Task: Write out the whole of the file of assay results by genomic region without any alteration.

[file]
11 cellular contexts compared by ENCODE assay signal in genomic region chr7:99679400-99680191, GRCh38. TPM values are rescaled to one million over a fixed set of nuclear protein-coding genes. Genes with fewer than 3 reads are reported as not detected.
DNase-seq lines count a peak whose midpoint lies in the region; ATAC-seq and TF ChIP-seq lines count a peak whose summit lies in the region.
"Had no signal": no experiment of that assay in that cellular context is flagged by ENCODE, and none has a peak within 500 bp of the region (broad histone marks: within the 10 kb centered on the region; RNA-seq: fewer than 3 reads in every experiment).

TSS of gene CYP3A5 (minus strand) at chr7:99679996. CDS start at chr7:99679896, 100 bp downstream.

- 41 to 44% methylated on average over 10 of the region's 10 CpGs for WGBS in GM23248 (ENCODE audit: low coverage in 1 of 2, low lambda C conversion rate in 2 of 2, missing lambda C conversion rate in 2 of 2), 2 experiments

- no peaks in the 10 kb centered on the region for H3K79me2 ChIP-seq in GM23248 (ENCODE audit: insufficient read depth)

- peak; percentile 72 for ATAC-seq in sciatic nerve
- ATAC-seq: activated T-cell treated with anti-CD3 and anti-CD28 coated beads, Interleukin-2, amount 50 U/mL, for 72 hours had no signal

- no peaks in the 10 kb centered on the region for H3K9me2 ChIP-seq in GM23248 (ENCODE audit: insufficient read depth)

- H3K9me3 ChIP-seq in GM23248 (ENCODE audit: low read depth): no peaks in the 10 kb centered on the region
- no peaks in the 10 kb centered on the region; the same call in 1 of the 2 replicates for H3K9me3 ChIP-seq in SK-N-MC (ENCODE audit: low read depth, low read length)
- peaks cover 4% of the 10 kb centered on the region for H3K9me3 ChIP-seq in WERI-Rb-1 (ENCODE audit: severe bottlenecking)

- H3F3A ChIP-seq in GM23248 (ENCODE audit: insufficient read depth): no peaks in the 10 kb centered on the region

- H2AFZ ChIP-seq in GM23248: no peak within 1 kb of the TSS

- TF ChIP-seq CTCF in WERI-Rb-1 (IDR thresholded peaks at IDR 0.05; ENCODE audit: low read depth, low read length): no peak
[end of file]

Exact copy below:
11 cellular contexts compared by ENCODE assay signal in genomic region chr7:99679400-99680191, GRCh38. TPM values are rescaled to one million over a fixed set of nuclear protein-coding genes. Genes with fewer than 3 reads are reported as not detected.
DNase-seq lines count a peak whose midpoint lies in the region; ATAC-seq and TF ChIP-seq lines count a peak whose summit lies in the region.
"Had no signal": no experiment of that assay in that cellular context is flagged by ENCODE, and none has a peak within 500 bp of the region (broad histone marks: within the 10 kb centered on the region; RNA-seq: fewer than 3 reads in every experiment).

TSS of gene CYP3A5 (minus strand) at chr7:99679996. CDS start at chr7:99679896, 100 bp downstream.

- 41 to 44% methylated on average over 10 of the region's 10 CpGs for WGBS in GM23248 (ENCODE audit: low coverage in 1 of 2, low lambda C conversion rate in 2 of 2, missing lambda C conversion rate in 2 of 2), 2 experiments

- no peaks in the 10 kb centered on the region for H3K79me2 ChIP-seq in GM23248 (ENCODE audit: insufficient read depth)

- peak; percentile 72 for ATAC-seq in sciatic nerve
- ATAC-seq: activated T-cell treated with anti-CD3 and anti-CD28 coated beads, Interleukin-2, amount 50 U/mL, for 72 hours had no signal

- no peaks in the 10 kb centered on the region for H3K9me2 ChIP-seq in GM23248 (ENCODE audit: insufficient read depth)

- H3K9me3 ChIP-seq in GM23248 (ENCODE audit: low read depth): no peaks in the 10 kb centered on the region
- no peaks in the 10 kb centered on the region; the same call in 1 of the 2 replicates for H3K9me3 ChIP-seq in SK-N-MC (ENCODE audit: low read depth, low read length)
- peaks cover 4% of the 10 kb centered on the region for H3K9me3 ChIP-seq in WERI-Rb-1 (ENCODE audit: severe bottlenecking)

- H3F3A ChIP-seq in GM23248 (ENCODE audit: insufficient read depth): no peaks in the 10 kb centered on the region

- H2AFZ ChIP-seq in GM23248: no peak within 1 kb of the TSS

- TF ChIP-seq CTCF in WERI-Rb-1 (IDR thresholded peaks at IDR 0.05; ENCODE audit: low read depth, low read length): no peak